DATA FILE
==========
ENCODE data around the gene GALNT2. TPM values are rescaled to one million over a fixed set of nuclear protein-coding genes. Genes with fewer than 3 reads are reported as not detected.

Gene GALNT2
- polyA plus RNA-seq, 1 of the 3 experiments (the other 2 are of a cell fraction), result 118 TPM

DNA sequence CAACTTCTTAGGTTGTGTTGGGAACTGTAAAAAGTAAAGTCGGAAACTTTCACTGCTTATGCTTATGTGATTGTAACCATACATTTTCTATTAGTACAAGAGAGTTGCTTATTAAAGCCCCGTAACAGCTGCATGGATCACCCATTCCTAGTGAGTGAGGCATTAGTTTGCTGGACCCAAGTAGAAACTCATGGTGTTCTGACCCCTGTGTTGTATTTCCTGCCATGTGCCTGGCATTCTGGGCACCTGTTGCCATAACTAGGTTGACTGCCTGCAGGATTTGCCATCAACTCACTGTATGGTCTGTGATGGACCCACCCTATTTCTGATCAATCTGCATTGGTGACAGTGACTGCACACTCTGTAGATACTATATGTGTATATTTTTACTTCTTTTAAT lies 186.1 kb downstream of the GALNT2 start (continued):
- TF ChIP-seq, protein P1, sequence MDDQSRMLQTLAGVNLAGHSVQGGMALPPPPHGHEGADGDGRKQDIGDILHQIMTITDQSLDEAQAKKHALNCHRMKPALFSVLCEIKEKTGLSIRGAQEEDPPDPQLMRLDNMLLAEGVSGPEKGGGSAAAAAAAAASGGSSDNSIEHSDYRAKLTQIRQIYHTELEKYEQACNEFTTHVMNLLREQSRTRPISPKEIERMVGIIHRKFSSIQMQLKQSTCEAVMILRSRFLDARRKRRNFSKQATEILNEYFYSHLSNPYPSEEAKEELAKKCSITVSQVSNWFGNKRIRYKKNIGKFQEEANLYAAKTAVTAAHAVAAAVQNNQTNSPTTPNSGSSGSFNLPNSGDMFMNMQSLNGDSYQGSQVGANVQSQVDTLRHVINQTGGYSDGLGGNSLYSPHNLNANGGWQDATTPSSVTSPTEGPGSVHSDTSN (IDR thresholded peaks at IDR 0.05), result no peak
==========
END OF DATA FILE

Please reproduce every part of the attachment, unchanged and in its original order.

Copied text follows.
ENCODE data around the gene GALNT2. TPM values are rescaled to one million over a fixed set of nuclear protein-coding genes. Genes with fewer than 3 reads are reported as not detected.

Gene GALNT2
- polyA plus RNA-seq, 1 of the 3 experiments (the other 2 are of a cell fraction), result 118 TPM

DNA sequence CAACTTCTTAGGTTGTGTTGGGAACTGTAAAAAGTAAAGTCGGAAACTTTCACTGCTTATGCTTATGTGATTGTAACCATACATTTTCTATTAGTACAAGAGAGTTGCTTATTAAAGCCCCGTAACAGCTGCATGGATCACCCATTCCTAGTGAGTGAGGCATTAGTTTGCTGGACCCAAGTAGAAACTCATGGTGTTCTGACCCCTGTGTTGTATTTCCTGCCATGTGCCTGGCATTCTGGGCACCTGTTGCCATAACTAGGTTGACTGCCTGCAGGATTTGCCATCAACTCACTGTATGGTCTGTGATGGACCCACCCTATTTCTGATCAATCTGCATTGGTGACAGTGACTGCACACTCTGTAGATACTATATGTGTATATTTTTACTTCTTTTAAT lies 186.1 kb downstream of the GALNT2 start (continued):
- TF ChIP-seq, protein P1, sequence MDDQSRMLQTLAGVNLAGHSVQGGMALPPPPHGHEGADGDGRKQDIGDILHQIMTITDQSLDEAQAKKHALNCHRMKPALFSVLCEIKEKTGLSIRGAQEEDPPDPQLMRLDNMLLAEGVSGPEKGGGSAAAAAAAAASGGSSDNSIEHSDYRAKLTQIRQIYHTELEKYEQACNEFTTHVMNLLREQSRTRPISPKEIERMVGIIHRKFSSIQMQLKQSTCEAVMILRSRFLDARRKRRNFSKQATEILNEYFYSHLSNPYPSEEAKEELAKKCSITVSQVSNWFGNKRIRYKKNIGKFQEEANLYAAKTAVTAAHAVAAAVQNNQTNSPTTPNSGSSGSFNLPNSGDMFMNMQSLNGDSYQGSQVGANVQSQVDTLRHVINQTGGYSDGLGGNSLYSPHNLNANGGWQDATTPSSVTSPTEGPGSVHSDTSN (IDR thresholded peaks at IDR 0.05), result no peak